Acting like someone with a serious chance of returning to the premier’s office in 2023, Alberta New Democratic Party Leader Rachel Notley received a 98.2 per cent approval vote in the opposition party’s leadership review Sunday.
The former Alberta premier set out a hopeful vision of how her next government would “transform Alberta into the greatest powerhouse of renewable energy in North America by moving our electricity grid to net zero by 2035.”
“The world is changing but we must change with it,” Notley told party members in a convention speech streamed on Facebook live.
While Jason Kenney’s United Conservative Party “sticks their heads in the sand, the biggest players in our oil sector including Suncor, Shell, Enbridge, Cenovus, CNRL and more are all moving ahead with the same big goal: net zero emissions,” she stated.
“So this is coming, and it presents Alberta with a choice. Do we go down clinging to the energy industry of the past, watching Jason Kenney’s plan fail again? Or do we plan for the energy industry of the future?”
“Today, I commit to you, we will not look backwards. We will lead.”
That vision also includes child care, said Notley, who surprised many by sticking around after her party’s election loss in 2019 to continue the fight for her vision of Alberta.
“We’ll have truly affordable, universal child care. Because we will not keep on pretending that taking on a second or a third job to pay for child care is just the cost of having a family.
“Economists, the heads of banks, business leaders, they all agree that child care is an economic win, one that carries with it real social benefits,” she said. “Our child-care program would not only put 40,000 people back to work, most of them women, it would provide the kind of high-quality, early learning opportunities that make the fundamental difference in the lives of all children.”
It will cement in those children a love of learning, she went on with a twinkle in her eye, “that they will carry with them right into grade school — where we will then make sure they have a kindergarten-to-Grade-6 curriculum that actually prepares them for the future.” (This is a reference, for those of you reading this outside Alberta, to the extremely controversial curriculum emphasizing many of Kenney’s hobbyhorses that was introduced by Education Minister Adriana LaGrange in March.)
Notley also promised to get on with critical projects like the Green Line rapid transit project in Calgary, currently stymied by UCP opposition.
The former premier had harsh words for Kenney’s leadership qualities, and the disunited state in which his misnamed party has found itself as a result. “The UCP can’t govern themselves, let alone govern the province,” she stated.
Turning to the scandal that erupted after a mystery photographer snapped photos of the premier and three of his senior ministers breaking COVID-19 restrictions at a rooftop patio party in the government office building penthouse mockingly known as the Sky Palace, Notley observed that “COVID showed us who Albertans are, and who Jason Kenney is not.
“He’s no leader. He can’t be trusted to do the right thing.
“If we needed any more evidence, it arrived just last week. Those photos showing the premier and his most senior leaders huddled around a table on top of his private Sky Palace patio? Not a care in the world! No masks! No distancing! No rules! Just whisky, waiters, and a white linen tablecloth.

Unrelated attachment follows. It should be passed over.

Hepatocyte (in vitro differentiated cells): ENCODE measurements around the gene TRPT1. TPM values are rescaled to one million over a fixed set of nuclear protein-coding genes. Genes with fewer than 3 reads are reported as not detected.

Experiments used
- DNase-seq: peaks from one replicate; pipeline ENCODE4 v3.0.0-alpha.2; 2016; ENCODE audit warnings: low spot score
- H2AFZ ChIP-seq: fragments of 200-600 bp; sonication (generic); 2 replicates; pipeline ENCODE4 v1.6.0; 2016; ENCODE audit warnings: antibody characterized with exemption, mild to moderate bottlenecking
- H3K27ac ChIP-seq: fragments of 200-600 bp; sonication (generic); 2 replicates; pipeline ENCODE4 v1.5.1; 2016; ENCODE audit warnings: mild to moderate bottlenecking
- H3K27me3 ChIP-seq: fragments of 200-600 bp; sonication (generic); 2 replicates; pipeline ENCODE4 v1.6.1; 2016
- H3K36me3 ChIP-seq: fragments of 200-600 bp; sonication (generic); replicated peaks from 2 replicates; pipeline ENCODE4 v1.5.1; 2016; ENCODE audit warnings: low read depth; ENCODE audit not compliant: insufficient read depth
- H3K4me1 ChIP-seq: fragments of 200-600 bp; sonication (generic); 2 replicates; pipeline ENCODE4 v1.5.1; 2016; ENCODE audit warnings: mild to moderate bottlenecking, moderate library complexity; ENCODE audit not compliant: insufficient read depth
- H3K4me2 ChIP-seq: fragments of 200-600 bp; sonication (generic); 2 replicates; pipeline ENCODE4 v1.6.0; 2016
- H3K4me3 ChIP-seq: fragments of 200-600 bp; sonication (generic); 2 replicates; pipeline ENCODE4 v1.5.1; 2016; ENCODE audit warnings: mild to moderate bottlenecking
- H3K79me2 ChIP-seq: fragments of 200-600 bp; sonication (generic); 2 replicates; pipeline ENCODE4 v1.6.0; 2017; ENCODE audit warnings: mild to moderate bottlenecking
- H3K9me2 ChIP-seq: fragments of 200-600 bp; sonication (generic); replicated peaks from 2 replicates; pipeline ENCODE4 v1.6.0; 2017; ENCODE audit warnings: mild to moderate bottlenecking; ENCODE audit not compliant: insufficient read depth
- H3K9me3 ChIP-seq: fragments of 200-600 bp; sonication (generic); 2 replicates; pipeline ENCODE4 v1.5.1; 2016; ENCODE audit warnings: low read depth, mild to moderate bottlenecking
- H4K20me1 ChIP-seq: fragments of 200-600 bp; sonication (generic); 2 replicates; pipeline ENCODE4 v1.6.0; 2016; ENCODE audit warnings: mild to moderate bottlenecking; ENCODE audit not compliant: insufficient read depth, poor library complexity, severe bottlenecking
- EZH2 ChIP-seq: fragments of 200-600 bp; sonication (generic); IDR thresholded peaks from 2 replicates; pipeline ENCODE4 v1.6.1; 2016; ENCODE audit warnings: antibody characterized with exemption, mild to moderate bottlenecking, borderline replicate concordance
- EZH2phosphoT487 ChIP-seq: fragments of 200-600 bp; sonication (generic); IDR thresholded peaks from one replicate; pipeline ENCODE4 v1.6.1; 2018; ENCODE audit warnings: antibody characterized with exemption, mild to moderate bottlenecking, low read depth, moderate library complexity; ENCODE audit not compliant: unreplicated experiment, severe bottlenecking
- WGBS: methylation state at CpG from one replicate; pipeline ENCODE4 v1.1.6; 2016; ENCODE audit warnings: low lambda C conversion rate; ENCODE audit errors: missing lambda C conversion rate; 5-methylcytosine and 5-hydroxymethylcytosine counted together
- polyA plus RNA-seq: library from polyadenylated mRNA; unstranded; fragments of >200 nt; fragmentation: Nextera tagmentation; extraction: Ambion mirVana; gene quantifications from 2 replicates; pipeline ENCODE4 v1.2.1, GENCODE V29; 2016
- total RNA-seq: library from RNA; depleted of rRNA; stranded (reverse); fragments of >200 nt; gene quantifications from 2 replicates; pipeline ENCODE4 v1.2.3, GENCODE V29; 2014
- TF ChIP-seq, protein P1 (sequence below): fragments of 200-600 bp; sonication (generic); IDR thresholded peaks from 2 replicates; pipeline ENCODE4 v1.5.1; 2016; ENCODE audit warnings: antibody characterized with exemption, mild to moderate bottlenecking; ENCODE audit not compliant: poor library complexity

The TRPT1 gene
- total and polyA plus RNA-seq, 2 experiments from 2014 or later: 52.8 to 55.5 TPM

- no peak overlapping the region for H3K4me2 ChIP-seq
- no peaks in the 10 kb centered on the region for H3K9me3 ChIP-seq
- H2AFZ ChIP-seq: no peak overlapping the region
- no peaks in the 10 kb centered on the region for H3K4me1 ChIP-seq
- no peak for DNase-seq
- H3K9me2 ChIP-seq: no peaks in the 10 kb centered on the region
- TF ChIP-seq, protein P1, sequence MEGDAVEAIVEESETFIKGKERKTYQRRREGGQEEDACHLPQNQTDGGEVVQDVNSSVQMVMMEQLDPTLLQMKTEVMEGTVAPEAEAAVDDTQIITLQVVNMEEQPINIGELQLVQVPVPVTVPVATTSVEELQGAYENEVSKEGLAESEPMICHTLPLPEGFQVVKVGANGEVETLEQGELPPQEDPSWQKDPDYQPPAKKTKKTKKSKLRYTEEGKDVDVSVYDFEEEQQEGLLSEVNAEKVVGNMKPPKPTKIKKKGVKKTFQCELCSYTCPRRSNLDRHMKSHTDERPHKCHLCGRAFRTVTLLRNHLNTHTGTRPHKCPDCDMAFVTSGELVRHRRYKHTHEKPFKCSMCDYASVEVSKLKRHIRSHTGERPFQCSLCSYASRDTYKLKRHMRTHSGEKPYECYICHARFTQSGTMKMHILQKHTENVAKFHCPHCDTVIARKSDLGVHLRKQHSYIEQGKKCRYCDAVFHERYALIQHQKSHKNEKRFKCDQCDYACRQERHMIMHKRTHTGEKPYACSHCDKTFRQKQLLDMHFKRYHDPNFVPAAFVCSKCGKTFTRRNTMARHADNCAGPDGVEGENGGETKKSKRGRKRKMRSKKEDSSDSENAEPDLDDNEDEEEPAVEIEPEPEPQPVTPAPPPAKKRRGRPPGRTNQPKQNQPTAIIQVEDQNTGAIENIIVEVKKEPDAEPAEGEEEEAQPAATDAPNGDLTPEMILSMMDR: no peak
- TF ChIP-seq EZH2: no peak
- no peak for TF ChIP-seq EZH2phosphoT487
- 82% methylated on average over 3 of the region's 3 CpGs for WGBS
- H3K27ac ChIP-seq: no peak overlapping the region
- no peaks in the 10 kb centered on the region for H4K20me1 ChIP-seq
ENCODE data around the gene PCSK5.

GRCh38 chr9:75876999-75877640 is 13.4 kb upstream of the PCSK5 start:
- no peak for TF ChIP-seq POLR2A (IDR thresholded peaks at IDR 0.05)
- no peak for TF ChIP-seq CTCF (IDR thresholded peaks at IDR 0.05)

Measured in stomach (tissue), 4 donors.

“They revealed the real Jason Kenney, a man who refuses to let his own rules prevent him from living his best life. The life that you and I can’t have yet.”
“The sun setting, the wine flowing, and the smell of booze hangin’ in the air. It’s the old boys’ club, flying high above us all. Arrogant. Entitled. And, let’s be honest, a little drunk on power.
“Because that’s what all of this is about for them. Jason Kenney isn’t here for people. He’s here for power. Which means, he’s not here for you.”
As for Notley’s overwhelming support from convention delegates, this is quite different from the reality now facing Kenney, who is taking shots daily from restive UCP members at odds with how the party has handled the COVID-19 pandemic and his government’s recent tumble in the polls.
The premier’s most vocal UCP critics, influenced by the party’s anti-vaccination and anti-mask base, tend to be former Wildrose Party members who attack him for having any COVID-19 restrictions at all.
But yesterday another UCP MLA criticized the premier from the other side of the issue.
In an obvious reference to the premier and his three amigos atop the Sky Palace last Tuesday, Calgary-Fish Creek MLA Richard Gotfried called upon “ALL elected representatives, from all levels of government across our province to show leadership, to act responsibly and to avoid the hypocrisy that makes a mockery of the tough decisions we have to make and the sacrifices/responsible behaviour we have been asking of each and every Albertan for the past 15 months.”
An unconfirmed report last night indicated Gotfried had resigned his position as UCP Calgary caucus chair so that he could speak without reservations.
This is something new. An MLA from the Progressive Conservative side of the UCP coalition joining the internal critics of the premier’s policies and actions.
So there you have it: Notley’s NDP may not be new as its name suggests, it was founded in 1961 after all, but it is united. Kenney’s party is no longer united, as its name would have us believe, but it is new, founded in 2017.
David Climenhaga, author of the Alberta Diary blog, is a journalist, author, journalism teacher, poet and trade union communicator who has worked in senior writing and editing positions at The Globe and Mail and the Calgary Herald.
Image credit: NDP/Facebook live screenshot